Welcome to Writing Commons, the open-education home for writers. Writing Commons helps students improve their writing, critical thinking, and information literacy. Founded in 2008 by Joseph M. Moxley, Writing Commons is a viable alternative to expensive writing textbooks. Faculty may assign Writing Commons for their composition, business, STEM/Technical Writing, and creative writing courses.
Writing Commons houses eleven main sections: The Writing Process | Style | Academic Writing | Rhetoric | Information Literacy | Evidence and Documentation | Research Methods and Methodologies | New Media Communication | Professional and Technical Communication | Creative Writing | Reviews
The two best ways to navigate through Writing Commons are using the top menu navigation, called Chapters, or the left-hand navigation menu system.
Your success as a student and a citizen is significantly shaped by your ability to recognize when additional information is needed before you can make an informed decision. Likewise, to avoid being spammed and spoofed, you need to probe written and visual texts for their messages, tones, lenses, and emotional appeals. Doing so will not only encourage you to become a better critical thinker, but it will also enable you to become a more engaged citizen.
What are New Literacies? What is Intellectual Property? Critical Reading Practices, and Visual Literacy—these webtexts explore how you can identify when information is needed, efficiently access information, and assess information, questioning ways rhetorical, economic, and social practices shape claims and affect credibility.
While "research" is central to "the writing process" (typically referring to the process of searching the open web or library databases), “research” may also refer to different methods for data collection and data analysis.
Consult the Research Primer to understand why different academic disciplines, professions and businesses use different research methods. Learn the conventions of textual research methods and empirical research methods, including informed consent, surveys, case studies, and ethnographies. To expedite searching on the open web and library databases, check out Library & Internet Research. Then, to better understand how college faculty want you to integrate evidence into you texts, avoid inadvertent plagiarism and “patch writing,” review Integrate Evidence as well as Summarize and Paraphrase Sources.
To help students at all levels of development—from high school to graduate school—Writing Commons provides an extremely thorough analysis of the attitudes and practices of successful academic, professional, and business writers.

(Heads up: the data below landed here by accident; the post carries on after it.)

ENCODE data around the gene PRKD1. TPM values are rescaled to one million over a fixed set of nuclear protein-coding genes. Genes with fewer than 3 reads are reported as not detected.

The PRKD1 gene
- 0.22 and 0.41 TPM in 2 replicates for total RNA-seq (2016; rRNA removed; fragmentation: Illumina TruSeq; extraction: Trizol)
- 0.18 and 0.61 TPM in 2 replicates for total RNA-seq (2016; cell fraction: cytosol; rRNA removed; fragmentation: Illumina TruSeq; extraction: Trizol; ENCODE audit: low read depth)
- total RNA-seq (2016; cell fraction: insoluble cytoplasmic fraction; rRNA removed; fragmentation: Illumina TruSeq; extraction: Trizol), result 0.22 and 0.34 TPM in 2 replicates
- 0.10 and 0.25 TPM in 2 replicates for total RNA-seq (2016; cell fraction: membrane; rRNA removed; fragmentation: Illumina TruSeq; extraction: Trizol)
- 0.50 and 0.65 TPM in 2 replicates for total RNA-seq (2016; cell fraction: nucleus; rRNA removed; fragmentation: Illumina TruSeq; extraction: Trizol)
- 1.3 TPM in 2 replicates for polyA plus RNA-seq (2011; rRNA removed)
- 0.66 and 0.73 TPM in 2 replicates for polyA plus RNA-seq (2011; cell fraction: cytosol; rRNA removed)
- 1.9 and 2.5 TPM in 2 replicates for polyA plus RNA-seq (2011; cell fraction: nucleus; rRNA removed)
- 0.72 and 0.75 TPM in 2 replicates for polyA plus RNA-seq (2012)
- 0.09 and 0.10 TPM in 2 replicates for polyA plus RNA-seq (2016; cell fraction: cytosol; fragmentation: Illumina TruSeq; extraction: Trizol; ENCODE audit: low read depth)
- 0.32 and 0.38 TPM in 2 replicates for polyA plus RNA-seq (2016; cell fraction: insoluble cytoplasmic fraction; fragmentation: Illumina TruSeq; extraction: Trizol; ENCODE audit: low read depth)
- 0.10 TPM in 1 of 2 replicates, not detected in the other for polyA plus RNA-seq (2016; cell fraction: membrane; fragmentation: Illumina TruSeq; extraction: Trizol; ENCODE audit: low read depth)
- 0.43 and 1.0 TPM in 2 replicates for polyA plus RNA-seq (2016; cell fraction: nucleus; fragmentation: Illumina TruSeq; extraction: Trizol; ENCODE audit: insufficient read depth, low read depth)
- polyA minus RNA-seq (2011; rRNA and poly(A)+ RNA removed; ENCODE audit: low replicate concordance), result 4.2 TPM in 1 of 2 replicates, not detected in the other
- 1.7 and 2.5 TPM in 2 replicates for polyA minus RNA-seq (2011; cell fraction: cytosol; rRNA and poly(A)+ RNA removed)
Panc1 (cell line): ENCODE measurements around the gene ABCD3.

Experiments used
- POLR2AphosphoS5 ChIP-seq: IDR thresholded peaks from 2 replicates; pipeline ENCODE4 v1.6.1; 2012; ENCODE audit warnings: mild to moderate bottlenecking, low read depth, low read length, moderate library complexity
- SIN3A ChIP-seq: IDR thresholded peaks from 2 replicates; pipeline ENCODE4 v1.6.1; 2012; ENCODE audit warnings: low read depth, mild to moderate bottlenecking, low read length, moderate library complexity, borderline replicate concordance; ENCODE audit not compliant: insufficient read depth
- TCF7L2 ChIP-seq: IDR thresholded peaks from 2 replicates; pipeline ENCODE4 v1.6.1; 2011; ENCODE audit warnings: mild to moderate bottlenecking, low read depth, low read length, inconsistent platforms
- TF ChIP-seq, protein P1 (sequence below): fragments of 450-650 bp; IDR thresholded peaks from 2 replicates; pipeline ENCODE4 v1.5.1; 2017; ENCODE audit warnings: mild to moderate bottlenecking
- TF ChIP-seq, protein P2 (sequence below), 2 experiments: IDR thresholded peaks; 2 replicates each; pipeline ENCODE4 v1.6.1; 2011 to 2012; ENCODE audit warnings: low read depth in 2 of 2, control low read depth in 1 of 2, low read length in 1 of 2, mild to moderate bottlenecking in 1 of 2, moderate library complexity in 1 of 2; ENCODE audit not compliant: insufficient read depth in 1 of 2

Thinking rhetorically about one's audience and purpose, collaborating, researching, organizing texts, clarifying and maintaining a focus, practicing diverse invention strategies, designing one's format rhetorically, revising, editing, and publishing—these activities define "the writing process." As discussed in the Habits and Attitudes of Successful Academic Authors, you have a lot to gain by experimenting with, and being reflective about, diverse composing strategies. When composing, you can avoid wasted time by being strategic about when you need to play the believing game versus playing the doubting game.
"Collaboration" has always been an integral part of literacy and writing. Yet thanks to the internet and associated technologies, collaboration plays an increasingly greater role in business, professional, and academic settings. Social media tools like Facebook, Linked-In, and Academia.Edu put us in constant conversation with one another. Peer production tools like wikis and Google Docs enable us to collaborate in real-time. Video conferencing tools like Skype or Google Hangout enable us to workshop documents together even if continents and oceans separate us.
Broadly defined, “genre” refers to a classification scheme for texts, such as a job application letter, a lab report, and an end-of-the-semester research report. As a college student, you’ll write in a multitude of genres and media as you progress through your coursework. Early in your freshman year you may realize for the first time that the five-paragraph formula they taught you back in high school for writing in response to big-stakes testing doesn't adequately prepare you for the more rigorous expectations of university faculty. Over time, you will certainly face genres of writing with which you’re unfamiliar—such as the requirement to create a research poster or an interactive game to demonstrate learning outcomes. Interestingly, one of the defining capabilities of a successful writer is the ability to mix and match from past genres, to address new challenges creatively. When challenged by new genres, remember to think rhetorically and consider common organizational patterns.
Employ new writing tools, such as blogs, online forums, and wikis, to reach broad public audiences. So much material is shared and reused on the Internet that it's tempting not to worry much about copyright infringement or about your public, digital footprint. Even so, to avoid unnecessary and potentially serious trouble, check out Digital Ethics (Netiquette), Negotiating Virtual Spaces: Public Writing, Copyright and Writing.
Circumvent information silos—the tendency of some people to limit their access to information to a handful of websites or media sources—by publishing your message in multiple media and genres. Plus, remediating (or remixing) texts can turbocharge your creative potential. To learn more about remediation as an invention strategy, see "Text-to-Text Remediation" and "Text-to-Visual Remediation."
Voice, sentence structure, point of view, description, grammar—knowledge of these stylistic issues can enable you to craft your messages so they are artful, creative, and persuasive. Understand the effects of different syntactical patterns on readability and persuasiveness.